They heard we were coming the day before. We rode through the
countryside on dirt roads, soaking in the beauty of the fields and palm
trees through the windows on the bus, escorted by an entourage of
vehicles carrying soldiers and government officials. As we entered the
village, curious faces turned toward us, following us with their
expressionless eyes, and then their bodies.
Mark and I stepped off the bus, into a crowd of villagers. In the
center, stood Falah, a confident 33-year old man with kind eyes. He
invited us to follow him under a canopy of date palms on well-worn dirt
paths into a courtyard framed by white, mud-brick walls. It was empty,
except for his mother, at the far end. She was dressed in a long black
covering, only her eyes were exposed, glancing at us, then looking
away. The throngs of our entourage approached her; 18 members of our
U.S. delegation, the assistant governor of the region, members of the
national foreign ministry, two truckloads of soldiers, and a sizable
showing from her village. Falah emerged from the doorway of their home
carrying a large framed portrait of his younger brother and stood next
to his mother in silence. I cried.
We introduced ourselves as friends. We told them we had heard the news
of their great tragedy and had come to offer our condolences and tell
them of a growing movement in the United States. A small group of
people were driving a school bus from California to New York, telling
hundreds of thousands of people in churches, schools and universities
about the situation in their country, in memory of their son and
brother. They had collected over 200 lbs. of school supplies for this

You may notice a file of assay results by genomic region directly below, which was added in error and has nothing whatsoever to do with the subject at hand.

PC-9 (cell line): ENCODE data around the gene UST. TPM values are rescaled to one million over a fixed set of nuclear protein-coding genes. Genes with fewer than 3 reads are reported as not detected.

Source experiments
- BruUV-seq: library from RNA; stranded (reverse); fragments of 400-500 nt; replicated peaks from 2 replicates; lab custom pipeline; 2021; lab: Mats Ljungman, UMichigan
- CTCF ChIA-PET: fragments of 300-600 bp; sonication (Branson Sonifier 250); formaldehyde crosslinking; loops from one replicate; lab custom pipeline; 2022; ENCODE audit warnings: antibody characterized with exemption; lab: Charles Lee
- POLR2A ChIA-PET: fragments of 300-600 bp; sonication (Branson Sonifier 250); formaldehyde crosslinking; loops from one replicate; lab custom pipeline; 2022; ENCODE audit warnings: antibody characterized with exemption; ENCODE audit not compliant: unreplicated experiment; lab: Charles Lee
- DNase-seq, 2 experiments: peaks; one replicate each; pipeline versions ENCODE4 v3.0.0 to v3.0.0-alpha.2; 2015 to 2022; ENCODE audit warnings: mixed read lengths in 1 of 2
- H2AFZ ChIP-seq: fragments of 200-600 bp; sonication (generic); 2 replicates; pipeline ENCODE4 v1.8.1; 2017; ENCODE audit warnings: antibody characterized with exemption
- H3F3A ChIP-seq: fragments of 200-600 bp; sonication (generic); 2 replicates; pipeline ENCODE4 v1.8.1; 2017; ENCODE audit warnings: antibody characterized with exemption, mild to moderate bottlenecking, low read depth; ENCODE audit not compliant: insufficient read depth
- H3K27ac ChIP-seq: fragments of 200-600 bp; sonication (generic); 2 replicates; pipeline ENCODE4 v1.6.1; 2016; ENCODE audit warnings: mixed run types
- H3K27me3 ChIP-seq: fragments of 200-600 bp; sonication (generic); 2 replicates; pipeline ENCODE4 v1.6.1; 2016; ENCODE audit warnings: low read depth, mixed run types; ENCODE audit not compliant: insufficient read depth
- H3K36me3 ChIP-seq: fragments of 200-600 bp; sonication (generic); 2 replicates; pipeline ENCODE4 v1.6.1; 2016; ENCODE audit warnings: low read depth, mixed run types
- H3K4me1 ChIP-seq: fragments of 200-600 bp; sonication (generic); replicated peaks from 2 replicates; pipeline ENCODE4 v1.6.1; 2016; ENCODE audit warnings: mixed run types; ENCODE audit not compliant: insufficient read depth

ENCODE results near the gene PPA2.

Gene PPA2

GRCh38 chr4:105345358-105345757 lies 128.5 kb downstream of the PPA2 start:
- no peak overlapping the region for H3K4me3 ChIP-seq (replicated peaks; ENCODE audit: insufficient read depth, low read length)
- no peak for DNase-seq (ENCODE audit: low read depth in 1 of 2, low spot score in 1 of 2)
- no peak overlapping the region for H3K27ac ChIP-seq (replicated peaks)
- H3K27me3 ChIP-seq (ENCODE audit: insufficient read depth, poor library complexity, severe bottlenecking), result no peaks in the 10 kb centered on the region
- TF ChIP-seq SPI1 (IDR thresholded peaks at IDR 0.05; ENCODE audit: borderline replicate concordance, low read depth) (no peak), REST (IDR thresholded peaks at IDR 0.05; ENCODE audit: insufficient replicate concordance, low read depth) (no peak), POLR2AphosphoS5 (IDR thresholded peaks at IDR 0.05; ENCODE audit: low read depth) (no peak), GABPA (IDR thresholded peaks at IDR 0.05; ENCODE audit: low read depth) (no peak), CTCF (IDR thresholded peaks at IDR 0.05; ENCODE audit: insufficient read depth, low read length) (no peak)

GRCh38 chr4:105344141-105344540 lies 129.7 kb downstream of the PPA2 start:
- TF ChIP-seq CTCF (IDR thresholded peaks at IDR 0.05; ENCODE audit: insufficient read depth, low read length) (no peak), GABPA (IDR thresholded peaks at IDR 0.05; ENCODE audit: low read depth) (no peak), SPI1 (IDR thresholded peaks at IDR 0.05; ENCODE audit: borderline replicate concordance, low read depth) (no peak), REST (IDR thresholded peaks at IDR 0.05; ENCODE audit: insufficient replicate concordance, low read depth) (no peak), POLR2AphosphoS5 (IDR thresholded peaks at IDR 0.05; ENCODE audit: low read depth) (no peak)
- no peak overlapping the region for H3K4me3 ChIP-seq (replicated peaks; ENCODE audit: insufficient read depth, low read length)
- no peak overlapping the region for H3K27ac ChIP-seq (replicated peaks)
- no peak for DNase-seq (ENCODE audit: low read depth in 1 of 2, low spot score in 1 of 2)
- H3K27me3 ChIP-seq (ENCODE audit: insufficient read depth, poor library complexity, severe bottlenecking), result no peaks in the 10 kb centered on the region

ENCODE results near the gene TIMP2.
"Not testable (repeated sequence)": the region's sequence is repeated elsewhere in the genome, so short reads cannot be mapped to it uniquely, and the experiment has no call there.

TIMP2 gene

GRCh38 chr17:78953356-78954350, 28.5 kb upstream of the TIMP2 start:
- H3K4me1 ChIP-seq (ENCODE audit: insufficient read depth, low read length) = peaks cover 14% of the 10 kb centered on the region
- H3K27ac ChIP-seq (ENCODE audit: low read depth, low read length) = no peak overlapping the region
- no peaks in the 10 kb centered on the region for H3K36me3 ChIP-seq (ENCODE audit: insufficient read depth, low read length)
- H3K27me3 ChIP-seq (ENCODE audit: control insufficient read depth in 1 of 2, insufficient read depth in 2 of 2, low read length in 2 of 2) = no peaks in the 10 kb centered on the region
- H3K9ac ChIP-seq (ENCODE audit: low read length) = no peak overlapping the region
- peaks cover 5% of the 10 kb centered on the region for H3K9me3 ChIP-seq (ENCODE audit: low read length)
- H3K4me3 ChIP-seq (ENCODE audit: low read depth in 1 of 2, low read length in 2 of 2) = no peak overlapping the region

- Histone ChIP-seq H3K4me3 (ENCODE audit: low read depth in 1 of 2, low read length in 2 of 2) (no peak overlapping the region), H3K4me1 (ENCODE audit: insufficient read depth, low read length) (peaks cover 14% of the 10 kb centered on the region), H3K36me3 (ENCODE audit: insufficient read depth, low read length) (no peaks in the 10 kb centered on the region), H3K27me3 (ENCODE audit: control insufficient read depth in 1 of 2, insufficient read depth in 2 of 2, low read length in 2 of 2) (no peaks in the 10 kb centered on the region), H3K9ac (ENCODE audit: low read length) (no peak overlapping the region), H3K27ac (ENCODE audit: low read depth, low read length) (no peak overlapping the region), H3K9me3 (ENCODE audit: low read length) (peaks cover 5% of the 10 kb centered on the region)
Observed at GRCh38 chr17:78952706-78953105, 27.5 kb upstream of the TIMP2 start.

village, along with messages of peace. Falah choked back tears and took
a deep breath as he looked at the pictures of the Remembering Omran Bus
Mark and I were invited to enter the one-room home, dark on this day as
the electricity was out, to meet other members of the family. All were
dressed in black - in mourning. A large family, we met at least nine
brothers, some uncles, and cousins, as a young woman nursed a baby and
played with a toddler in the corner of the room. They told us their
On May 17, 2000, eight boys were harvesting rice in the field next to
their village. An old small tractor was churning the ground, loosening
the grains, tempting a flock of sheep to follow its tracks. Two boys
were in charge of herding them back to the edge of the field. This was
their world - the field, the sheep, the rice, and each other. At 11
a.m., everything changed. From the sky, a bomb dropped from a United
States warplane into their midst. Omran, Falah’s 13-year old brother,
was facing the place of impact, a few feet away. He was killed
instantly. Shrapnel hit five of his friends, two of them remember
nothing other than waking up in a hospital hours later. Thirty of their
sheep were killed.
Standing in Omran’s home, eight months later, we saw the scars on the
legs of a boy, maybe 12 years old, who was injured in the blast. I
looked at his face and wondered what images appeared in his mind as he
recalled the day. I looked at the faces of this family, and wondered
what images appeared in their minds as they welcomed two Americans into
We asked to speak with Omran’s mother, and a young woman pulled a straw